While the Mental Health Law was recently signed a couple of months back, there is still so much to be done to address the stigma surrounding depression and other mental health disorders. A lot of people who suffer from mental health issues find it hard to speak out and seek help because they are scared to be judged—not many people can understand that such conditions exist, after all. Another reason is that they simply do not know where to go and who to turn to.


It’s these reasons that led Sandra Tabinas, 28, to create Mental Health A-WHERE-ness PH, an interactive map that lists mental health facilities in the Philippines.

The interactive map is divided into two: free services represented by blue pins and paid services represented by green pins. Screenshot from MHAPH Map

The website is pretty straightforward. You’ll see a map of the Philippines with pinned locations of various mental health facilities. You have an option to toggle between free and paid facilities.

Sandra tried to create a comprehensive map as possible, but additional data like professional fee is still needed.  Screenshot from MHAPH Map

Scroll and zoom in to your chosen location, click on the pins—blue for free facilities or green for paid—and a small window will pop out with the name, address, contact details, and additional information about the facility. It also includes any initial and succeeding fees that a patient will have to pay for a session.


Sandra, who suffers from depression, wanted to find a way to assist those who are ashamed to ask for help.

“It also took me a long time to seek help because of the stigma surrounding mental health. I never asked friends or family kasi I didn’t need the judgment na makadagdag pa sa nararamdaman ko,” Sandra tells SmartParenting.com.ph in an interview via Facebook Messenger.

“I wanted to encourage those [who may be suffering] to seek professional help on their own,” she shares.

Together with a friend, Sandra, who is a geographer, used her background to start the project on September 2017. “But we had to stop because that was when my depression peaked,” Sandra shared. The map took a backseat while she sought professional help.

Sandra started gathering data again to finish the map on March 2018. She sourced data from #MentalHealthPH, a private organization that aims to create an inclusive and empowered community for people affected by mental health problems, and a Reddit thread that listed facilities for those seeking psychological advice. She then launched the map on Wix, a free website builder, in May 2018.


She bought a domain two months ago, so it would be easier for other people to remember her website. She also presented the map at the "State of the Map 2018," an annual conference about free and open maps held in Milan, Italy.

Creating the map helped Sandra open up to friends and family regarding her condition. “They’ve been really supportive especially my parents. They became more informed na marami rin talagang mga tao na may ganung pinagdadaanan.”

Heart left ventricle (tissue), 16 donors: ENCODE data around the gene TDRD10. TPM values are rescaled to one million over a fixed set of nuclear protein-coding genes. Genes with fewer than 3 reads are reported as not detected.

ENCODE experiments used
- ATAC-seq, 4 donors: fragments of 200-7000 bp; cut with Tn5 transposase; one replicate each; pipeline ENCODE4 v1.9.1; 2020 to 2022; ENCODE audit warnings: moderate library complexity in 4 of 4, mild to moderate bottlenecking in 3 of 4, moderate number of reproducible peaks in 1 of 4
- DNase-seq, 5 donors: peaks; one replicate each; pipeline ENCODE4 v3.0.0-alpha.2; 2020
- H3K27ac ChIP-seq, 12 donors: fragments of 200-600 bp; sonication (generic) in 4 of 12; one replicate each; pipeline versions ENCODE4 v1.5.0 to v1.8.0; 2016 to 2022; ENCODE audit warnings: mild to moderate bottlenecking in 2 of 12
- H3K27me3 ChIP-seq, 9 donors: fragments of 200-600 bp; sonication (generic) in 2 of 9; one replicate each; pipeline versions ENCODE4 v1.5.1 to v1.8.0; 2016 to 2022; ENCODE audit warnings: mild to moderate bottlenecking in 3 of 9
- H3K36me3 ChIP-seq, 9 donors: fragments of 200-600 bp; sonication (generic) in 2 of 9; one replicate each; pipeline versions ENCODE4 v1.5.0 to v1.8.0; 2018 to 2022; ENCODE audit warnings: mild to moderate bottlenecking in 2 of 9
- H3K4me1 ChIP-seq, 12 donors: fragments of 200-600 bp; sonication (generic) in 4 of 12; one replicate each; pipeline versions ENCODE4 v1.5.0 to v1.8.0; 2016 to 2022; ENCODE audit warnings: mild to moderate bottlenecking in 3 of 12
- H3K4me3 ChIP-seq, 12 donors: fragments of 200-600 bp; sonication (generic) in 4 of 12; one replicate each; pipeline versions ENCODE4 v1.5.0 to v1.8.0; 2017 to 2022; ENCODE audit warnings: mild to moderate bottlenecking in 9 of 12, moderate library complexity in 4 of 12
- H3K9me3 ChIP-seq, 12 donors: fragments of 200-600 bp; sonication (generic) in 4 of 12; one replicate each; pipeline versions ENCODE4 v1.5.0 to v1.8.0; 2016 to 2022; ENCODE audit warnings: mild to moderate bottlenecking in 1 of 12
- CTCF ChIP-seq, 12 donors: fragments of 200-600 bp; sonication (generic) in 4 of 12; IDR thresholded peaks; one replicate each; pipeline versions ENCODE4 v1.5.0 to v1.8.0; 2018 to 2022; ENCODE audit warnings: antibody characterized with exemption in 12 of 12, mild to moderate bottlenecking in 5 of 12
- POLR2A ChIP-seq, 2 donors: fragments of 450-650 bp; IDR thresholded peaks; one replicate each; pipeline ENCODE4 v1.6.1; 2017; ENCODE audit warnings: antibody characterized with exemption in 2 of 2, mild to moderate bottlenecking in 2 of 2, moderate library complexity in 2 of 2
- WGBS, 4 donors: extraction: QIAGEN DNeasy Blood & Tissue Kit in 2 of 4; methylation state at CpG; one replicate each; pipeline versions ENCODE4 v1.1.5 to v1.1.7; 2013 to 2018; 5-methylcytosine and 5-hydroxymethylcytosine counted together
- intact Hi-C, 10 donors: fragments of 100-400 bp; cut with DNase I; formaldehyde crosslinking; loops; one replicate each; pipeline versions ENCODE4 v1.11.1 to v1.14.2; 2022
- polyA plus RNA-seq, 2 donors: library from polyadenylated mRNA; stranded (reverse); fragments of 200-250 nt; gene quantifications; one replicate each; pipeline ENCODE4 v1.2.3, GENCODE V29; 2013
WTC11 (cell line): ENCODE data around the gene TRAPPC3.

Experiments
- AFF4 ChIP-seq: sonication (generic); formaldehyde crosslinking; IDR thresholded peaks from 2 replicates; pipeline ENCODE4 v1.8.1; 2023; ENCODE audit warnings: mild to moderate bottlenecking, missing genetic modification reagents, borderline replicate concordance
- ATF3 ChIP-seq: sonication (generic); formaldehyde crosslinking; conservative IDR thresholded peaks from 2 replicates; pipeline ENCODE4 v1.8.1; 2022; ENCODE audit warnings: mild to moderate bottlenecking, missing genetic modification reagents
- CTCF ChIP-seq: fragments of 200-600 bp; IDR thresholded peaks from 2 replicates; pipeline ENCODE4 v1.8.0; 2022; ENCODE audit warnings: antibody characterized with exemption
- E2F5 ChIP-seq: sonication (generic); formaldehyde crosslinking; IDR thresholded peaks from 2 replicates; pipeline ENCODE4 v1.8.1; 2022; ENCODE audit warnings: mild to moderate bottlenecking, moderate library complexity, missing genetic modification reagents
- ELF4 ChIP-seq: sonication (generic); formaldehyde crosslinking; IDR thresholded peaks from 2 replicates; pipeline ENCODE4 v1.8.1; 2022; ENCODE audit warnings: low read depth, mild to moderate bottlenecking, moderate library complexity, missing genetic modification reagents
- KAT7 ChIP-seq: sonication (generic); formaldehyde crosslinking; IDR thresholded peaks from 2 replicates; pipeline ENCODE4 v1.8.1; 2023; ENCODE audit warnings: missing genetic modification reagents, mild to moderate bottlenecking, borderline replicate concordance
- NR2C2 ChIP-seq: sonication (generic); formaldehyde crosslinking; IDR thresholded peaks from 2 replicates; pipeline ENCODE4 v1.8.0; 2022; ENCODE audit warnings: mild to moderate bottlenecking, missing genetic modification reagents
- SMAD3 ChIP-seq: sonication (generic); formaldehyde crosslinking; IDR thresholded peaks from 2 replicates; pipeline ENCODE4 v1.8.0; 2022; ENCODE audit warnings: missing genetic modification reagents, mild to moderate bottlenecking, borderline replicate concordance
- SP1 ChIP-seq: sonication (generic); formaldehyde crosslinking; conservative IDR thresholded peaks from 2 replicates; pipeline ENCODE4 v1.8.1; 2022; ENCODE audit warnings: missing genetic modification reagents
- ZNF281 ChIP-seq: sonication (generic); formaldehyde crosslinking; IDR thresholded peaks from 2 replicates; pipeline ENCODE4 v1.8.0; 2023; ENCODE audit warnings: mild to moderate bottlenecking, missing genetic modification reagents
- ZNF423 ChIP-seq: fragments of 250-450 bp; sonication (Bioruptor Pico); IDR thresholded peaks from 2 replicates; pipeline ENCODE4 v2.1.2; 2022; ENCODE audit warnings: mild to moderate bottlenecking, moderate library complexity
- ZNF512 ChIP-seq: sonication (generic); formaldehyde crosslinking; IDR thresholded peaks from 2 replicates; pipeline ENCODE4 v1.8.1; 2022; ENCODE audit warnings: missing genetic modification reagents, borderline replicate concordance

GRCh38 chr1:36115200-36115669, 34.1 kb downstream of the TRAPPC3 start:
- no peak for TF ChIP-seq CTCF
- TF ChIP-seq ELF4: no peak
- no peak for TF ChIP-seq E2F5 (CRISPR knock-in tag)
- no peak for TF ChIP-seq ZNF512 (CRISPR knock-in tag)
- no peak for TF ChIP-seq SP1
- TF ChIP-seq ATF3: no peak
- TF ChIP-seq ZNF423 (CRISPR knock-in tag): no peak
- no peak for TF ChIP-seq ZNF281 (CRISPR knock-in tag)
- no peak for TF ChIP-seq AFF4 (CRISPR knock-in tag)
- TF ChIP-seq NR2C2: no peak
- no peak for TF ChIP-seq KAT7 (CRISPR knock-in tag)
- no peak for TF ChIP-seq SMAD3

It also opened Sandra’s eyes to the state of mental health in the country. “We are really in need of more support on mental health. There are a lot of suicide cases and mental health problems that have not been addressed. Partly because [the government] only has a small budget dedicated to mental health,” she says.

The map also points out a glaring reality. “A lot of the facilities and resources are in Metro Manila or city capitals, but kaunti lang sa far-flung areas and provinces,” Sandra shares.


The map is still in its initial stages, and Sandra plans to expand it further. “I’m planning to add info or tags on the facilities if they are LGBT-friendly or not. And add more data—I haven’t covered everything,” she says. To help with this, Sandra set up a contributor page where visitors can add info and locations on the map.

“I also would like to update these data on another mapping resource, OpenStreetMap, so we can properly tag these facilities catering to mental health,” she adds.

Sandra, who is currently studying for her Master’s Degree at the University of the Philippines-Diliman, has shown the map to the school’s Departments of Psychology, Geography, and Engineering. One of her professors even suggested that she apply for a grant because the map can be used for further studies.

While she is working on securing that, Sandra would like to ask for help in data gathering. “Like I said, I would like to tag LGBT-friendly clinics and hospitals. The only way to confirm that is to call all of them and ask. Eh buong Pilipinas siya, so it would be difficult, not to mention costly,” she says.


Get in touch with Sandra at anditabinas@gmail.com

Don't be afraid to reach out if you are feeling anxious, helpless, or despondent. If you need someone to talk to: 

  • Crisis Line +633 893-7603 / +63 917 800-1123 / + 63 922 893-8944 
  • Manila Lifeline Center at +632 896-9191 or +63 917 854-9191
  • Department of Health's 24-hour suicide prevention hotline Hopeline +632 804-4637 / +63 917 558-4673 and 2919 for Globe and TM subscribers 
  • You can also join SOS Philippines on Facebook, a support group founded for survivors of suicide loss and Filipinos undergoing mental health ailments like depression and bipolar disorder.

This story was updated on August 31, 2018 at 6:07 p.m.

More From FemaleNetwork.com

This story originally appeared on Smartparenting.com.ph.

* Minor edits have been made by the Femalenetwork.com editors.

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